William Blake vs 17th-18th century linguistics

Essick, Robert N. William Blake and the Language of Adam. Oxford: Clarendon Press, 1989.


       List of Plates                                                                      ix
       Note on Texts                                                                      x
       Introduction                                                                         1
1.    Adam Naming the Beasts and its Companions            6
2.    In Pursuit of the Motivated Sign                                     28
3.    Natural Signs and the Fall of Language                        104
4.    Language and Modes of Production                              160
5.    The Return to Logos                                                        195
       Afterword: Romantic Languages and Modern
            Methodologies                                                           237
       Bibliography                                                                   240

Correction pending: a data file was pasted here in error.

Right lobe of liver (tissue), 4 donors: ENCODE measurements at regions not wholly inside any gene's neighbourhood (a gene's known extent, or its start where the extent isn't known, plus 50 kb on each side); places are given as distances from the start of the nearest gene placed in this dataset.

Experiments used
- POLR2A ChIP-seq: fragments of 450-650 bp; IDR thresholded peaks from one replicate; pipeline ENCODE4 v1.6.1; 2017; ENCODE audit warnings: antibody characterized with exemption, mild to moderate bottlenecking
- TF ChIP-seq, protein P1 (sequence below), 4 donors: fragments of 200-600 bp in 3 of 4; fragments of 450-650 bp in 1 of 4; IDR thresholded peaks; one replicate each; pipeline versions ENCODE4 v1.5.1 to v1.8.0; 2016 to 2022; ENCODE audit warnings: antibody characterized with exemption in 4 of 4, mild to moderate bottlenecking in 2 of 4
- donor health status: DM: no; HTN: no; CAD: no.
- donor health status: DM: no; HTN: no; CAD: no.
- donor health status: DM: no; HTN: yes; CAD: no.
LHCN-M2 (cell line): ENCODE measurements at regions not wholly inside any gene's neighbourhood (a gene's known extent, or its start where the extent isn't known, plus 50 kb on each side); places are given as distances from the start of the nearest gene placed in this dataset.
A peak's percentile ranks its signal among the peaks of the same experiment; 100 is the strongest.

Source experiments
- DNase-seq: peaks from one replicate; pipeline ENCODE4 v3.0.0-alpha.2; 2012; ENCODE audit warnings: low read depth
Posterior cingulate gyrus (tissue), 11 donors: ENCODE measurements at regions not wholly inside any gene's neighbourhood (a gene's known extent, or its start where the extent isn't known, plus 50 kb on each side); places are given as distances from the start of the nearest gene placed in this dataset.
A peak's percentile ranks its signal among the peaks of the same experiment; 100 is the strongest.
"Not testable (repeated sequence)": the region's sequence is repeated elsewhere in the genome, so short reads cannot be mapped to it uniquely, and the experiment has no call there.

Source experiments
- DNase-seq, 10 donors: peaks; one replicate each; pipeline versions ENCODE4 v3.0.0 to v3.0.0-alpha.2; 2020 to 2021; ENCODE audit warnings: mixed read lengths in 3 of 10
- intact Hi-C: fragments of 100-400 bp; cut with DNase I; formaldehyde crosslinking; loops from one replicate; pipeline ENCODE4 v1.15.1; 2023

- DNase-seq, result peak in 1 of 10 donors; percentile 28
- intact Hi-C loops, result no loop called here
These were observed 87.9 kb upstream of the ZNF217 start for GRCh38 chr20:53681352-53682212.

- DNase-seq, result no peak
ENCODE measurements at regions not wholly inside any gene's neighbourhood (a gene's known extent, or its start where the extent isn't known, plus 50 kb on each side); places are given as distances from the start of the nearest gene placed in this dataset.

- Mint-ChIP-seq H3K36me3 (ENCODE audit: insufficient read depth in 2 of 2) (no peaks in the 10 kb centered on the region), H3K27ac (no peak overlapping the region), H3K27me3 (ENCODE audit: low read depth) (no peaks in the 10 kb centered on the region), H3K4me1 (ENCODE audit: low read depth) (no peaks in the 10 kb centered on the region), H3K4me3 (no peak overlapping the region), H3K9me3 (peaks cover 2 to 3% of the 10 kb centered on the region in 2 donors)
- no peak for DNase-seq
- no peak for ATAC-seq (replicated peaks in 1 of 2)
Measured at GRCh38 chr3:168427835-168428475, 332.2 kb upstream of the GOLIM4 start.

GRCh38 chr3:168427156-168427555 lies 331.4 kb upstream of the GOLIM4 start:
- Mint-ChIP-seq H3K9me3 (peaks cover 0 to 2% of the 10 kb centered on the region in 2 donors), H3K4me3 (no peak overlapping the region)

Index                                                                               261

Here two usually distinct lines of humanistic inquiry intersect: Blake studies and the history of linguistics and the scientific revolution. Conceptions of language and signification, evolving with the rationalism and empiricism of early modern philosophy and science, are challenged by Blake’s radically different world view.

Of particular interest here is Chapter 2, in which Blake’s view of language is contrasted with the philosophical languages of the 17th and 18th centuries—Wilkins, Dalgarno, etc.—a comparison one does not often see. See also pp. 133-135 for more on John Wilkins.

Presumably here one can learn more about the historically evolving dialectic between scientism and romanticism in the modern world.

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